Her doctoral fieldwork was with climate scientists and technicians in the Brazilian Amazon, and traced out the complex relationship between the contested material practices of scientific digitisation of the Amazon forest, and the social and political effects of the circulation of this data within both the local and the wider scientific knowledge economies. Antonia is currently investigating new forms of data politics that underpin current efforts in international observational science to measure, archive and manage the entire Earth - Big Data science. She is also interested in trans-disciplinarity, and has been conducting collaborative work with a colleague from UCL Physics, looking at new forms of relation between the natural and social sciences.
New media and technology companies are showing considerable interest in Digital Anthropology as a degree that qualifies students for positions in all fields of user interaction and research. In the last few years students graduating from the MSc have been recruited by the best international agencies doing research on digital practices.
In the nonprofit sector students have joined organisations involved in policymaking, open access, and citizen journalism. The subject is also a good grounding for students who are interested in continuing to a variety of PhD programmes. The skills taught in the course relate to field techniques and approaches to the analysis of data with an emphasis on qualitative methods and analysis.
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As well as developing critical academic skills in anthropological engagement with digital technologies and cultures the practical components of the course allow students to develop skills useful to careers in industry, market research, and other digital research environments.
Students have gone on to work in design consultancy, digital agencies, and corporate research environments. Many students also go on to further graduate work, at UCL, and elsewhere. Students who complete the MSc Digital Anthropology have a large number of career options available to them.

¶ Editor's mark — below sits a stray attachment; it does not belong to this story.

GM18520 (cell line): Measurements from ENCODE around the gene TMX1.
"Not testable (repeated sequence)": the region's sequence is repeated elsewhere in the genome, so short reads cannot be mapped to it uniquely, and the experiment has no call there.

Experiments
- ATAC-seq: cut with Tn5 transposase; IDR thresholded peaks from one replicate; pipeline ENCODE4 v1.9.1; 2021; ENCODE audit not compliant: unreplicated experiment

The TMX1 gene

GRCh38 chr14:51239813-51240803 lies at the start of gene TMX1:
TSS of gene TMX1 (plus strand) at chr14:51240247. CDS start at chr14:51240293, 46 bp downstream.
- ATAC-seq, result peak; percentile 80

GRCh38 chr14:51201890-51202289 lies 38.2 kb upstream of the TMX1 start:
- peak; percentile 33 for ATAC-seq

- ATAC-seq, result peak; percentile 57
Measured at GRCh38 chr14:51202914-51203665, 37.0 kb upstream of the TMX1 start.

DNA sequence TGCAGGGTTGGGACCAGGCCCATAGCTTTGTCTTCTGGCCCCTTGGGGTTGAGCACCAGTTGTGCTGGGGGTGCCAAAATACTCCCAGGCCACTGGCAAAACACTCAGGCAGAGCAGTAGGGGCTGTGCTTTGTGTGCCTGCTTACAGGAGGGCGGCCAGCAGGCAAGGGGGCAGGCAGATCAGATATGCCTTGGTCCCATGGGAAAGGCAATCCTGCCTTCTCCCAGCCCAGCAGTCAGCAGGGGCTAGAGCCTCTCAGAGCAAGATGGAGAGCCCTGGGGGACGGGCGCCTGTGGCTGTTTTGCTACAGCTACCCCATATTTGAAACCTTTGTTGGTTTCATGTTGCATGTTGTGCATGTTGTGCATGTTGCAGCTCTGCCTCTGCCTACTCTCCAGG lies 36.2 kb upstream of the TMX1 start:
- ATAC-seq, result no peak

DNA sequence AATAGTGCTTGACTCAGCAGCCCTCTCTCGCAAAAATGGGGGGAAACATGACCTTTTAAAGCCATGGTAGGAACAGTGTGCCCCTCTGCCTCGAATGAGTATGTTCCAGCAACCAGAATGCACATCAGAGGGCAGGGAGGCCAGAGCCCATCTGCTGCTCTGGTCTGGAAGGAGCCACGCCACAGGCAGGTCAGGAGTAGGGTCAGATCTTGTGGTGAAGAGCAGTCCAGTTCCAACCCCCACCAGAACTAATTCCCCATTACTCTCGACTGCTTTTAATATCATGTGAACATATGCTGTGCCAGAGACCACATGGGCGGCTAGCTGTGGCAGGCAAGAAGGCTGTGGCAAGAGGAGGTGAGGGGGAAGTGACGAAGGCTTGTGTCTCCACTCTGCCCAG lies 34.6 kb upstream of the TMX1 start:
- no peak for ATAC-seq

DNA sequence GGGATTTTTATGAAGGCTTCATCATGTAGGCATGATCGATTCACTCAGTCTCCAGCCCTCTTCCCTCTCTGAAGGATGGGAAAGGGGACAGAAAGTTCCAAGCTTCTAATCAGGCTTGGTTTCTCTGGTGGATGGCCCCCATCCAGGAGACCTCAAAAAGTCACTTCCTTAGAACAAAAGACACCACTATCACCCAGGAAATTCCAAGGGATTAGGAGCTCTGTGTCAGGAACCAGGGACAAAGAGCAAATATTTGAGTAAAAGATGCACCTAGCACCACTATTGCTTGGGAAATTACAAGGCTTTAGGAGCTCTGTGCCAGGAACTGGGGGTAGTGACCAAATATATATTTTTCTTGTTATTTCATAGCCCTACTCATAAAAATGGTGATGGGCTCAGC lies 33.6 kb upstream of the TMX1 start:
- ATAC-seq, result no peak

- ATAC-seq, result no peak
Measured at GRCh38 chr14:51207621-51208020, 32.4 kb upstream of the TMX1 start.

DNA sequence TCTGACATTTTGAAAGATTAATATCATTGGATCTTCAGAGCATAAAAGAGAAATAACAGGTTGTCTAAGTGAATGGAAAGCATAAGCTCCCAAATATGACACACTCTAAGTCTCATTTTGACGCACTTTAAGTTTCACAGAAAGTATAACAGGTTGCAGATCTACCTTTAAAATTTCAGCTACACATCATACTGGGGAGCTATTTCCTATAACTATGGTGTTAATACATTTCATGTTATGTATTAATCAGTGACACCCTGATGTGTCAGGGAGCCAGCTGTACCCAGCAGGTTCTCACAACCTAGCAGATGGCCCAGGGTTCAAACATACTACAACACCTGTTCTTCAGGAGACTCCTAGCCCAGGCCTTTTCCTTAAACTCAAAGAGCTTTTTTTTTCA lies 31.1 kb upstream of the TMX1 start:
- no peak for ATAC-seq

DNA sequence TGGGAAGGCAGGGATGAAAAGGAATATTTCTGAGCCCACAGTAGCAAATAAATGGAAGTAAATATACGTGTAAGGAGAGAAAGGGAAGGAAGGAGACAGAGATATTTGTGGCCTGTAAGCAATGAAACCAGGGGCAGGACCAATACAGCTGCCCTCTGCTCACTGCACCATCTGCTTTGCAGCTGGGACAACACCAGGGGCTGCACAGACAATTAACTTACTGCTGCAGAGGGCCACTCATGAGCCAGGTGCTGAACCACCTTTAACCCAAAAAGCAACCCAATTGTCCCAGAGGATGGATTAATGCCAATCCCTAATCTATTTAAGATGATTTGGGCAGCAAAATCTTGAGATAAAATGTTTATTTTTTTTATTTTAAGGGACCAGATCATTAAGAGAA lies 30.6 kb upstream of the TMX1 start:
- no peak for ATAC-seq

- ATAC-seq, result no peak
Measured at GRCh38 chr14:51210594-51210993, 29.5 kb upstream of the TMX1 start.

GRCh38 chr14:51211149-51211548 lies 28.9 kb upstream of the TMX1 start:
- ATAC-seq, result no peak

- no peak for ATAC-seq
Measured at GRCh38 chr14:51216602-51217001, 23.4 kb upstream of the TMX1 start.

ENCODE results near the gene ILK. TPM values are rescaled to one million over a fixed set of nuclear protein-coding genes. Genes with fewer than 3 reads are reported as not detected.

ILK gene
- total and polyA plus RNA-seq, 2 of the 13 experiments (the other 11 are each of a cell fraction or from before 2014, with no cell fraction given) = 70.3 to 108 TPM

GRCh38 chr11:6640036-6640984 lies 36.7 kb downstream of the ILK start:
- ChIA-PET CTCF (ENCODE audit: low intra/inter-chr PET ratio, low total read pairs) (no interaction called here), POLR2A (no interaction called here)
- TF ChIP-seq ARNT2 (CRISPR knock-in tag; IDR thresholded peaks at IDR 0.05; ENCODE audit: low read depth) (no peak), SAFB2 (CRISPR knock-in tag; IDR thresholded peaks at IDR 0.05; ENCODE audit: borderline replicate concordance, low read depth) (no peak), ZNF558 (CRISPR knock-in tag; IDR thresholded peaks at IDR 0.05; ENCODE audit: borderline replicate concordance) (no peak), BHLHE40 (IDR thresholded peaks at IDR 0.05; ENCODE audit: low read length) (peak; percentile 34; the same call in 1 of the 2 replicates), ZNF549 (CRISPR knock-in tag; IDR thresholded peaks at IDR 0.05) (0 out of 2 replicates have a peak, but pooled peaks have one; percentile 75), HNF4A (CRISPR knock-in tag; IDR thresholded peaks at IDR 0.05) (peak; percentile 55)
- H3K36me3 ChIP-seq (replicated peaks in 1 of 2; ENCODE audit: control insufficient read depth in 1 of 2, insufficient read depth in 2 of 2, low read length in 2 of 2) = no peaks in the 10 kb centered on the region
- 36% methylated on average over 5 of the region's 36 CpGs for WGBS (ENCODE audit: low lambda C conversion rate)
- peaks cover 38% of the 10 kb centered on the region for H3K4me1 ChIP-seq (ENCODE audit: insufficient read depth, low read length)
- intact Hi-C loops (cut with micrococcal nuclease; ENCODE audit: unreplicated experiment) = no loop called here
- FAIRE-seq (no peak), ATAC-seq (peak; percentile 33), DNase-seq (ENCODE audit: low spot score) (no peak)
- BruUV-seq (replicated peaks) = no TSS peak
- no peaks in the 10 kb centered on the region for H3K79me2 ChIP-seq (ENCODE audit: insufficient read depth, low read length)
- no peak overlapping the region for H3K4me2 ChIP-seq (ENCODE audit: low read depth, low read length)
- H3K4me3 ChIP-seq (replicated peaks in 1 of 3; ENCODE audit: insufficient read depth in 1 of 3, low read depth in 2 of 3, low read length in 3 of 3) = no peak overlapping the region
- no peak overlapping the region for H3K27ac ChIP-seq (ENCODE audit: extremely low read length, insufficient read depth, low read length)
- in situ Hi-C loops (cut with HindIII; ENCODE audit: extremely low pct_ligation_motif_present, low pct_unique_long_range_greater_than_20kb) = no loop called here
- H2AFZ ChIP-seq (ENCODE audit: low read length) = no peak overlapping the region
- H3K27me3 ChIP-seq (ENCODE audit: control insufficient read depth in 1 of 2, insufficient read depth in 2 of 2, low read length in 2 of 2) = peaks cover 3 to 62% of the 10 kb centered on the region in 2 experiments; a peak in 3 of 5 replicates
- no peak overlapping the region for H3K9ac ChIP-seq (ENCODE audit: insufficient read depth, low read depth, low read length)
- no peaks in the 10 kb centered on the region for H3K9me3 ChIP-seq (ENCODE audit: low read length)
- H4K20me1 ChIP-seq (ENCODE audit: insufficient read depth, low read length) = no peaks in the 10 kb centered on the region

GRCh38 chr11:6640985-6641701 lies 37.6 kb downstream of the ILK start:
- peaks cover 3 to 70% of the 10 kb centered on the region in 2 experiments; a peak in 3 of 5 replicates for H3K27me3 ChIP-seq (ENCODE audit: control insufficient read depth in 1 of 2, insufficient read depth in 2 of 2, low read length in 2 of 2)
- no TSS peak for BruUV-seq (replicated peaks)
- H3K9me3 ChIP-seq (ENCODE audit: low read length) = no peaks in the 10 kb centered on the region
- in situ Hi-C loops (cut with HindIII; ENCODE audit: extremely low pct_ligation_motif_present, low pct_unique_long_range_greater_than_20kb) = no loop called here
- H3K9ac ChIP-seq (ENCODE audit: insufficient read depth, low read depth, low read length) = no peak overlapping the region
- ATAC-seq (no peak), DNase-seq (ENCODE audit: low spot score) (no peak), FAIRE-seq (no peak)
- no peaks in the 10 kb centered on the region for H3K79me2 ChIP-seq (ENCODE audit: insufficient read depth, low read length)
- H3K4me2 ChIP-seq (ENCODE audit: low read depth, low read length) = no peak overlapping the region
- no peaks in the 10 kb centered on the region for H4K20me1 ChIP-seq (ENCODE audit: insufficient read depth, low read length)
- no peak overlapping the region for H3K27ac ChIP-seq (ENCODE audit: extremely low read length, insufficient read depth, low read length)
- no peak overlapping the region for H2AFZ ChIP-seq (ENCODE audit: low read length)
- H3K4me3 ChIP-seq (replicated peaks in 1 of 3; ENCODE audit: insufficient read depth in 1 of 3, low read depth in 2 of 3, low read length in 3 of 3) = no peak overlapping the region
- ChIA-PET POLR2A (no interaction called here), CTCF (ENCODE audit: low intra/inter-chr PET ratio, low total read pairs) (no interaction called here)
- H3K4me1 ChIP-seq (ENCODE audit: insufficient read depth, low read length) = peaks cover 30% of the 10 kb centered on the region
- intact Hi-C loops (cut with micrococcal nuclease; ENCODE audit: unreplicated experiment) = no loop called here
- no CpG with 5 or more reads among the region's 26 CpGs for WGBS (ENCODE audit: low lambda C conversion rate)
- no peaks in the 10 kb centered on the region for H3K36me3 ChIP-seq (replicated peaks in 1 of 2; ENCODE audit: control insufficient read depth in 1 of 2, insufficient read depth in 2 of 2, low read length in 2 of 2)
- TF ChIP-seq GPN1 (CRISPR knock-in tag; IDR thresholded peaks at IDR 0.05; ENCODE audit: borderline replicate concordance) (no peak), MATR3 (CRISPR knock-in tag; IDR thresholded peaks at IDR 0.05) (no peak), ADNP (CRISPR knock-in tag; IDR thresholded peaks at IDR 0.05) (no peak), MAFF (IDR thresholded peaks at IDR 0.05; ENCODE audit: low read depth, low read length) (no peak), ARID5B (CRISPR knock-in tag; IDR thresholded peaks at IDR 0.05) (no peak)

Previous students have secured employment in the following:. A number of our students go on to doctoral study after the MSc. PhD students in the department who are studying digital-related issues include:. You will also have the opportunity to network with practitioners from a wide variety of background through various seminars and workshops organised throughout the year.
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Working with inVentiv's digital and innovation team in central London, the internship provides an opportunity to apply digital anthropology thinking and approaches in a commercial setting, understanding the impact of digital technology on people's health behaviours.
Beyond this, the internship offers participants exposure to a wide range of business disciplines related to healthcare communications, including advertising, PR, medical communications and management consultancy, working with colleagues and clients across Europe and the US. Munya Saati Teaching and Learning Administrator anthro-masters ucl. Hannah Knox Programme Tutor h. Centre for Digital Anthropology. Introduction Structure Activities Staff Career About the programme Increasingly our lives are mediated by digital technologies. You will have access to experts in new technology, global media, international telecommunications and media studies.
As a professional with a global perspective, you will have the opportunity to play a powerful role in redefining the way the world communicates. In this way students can already start gaining practical experience and build industry networks while deepening their academic knowledge of the media. Students will spend one year of study in London at the LSE, completing coursework and a dissertation, before moving to Cape Town to complete coursework and a second dissertation at UCT.
Please note that applications are reviewed by both institutions. It encompasses diverse social scientific approaches to media and communications, offering interdisciplinary graduate teaching to an international body of students through the delivery of a range of specialist programmes at Master's level and doctoral research training.
Established in , the Centre for Film and Media Studies at the University of Cape Town offers a range of courses that equip graduates with the theoretical knowledge and practical skills to embark on a career in the film and media industry. Many of our alumni have found entry-level posts in the media, film, and television industries as well as in advertising, marketing, and education. While we offer as much opportunity for creativity, intellectual engagement, and practical training as we can, we also emphasise how much success in the "real world" depends on passion, commitment, perseverance, energy, and imagination on the part of the student.
In choosing our production students, we take their passion and commitment seriously. The LSE Department of Media and Communications is a leading centre in the field of media and communications, renowned nationally and internationally for its high quality original research and our teaching excellence.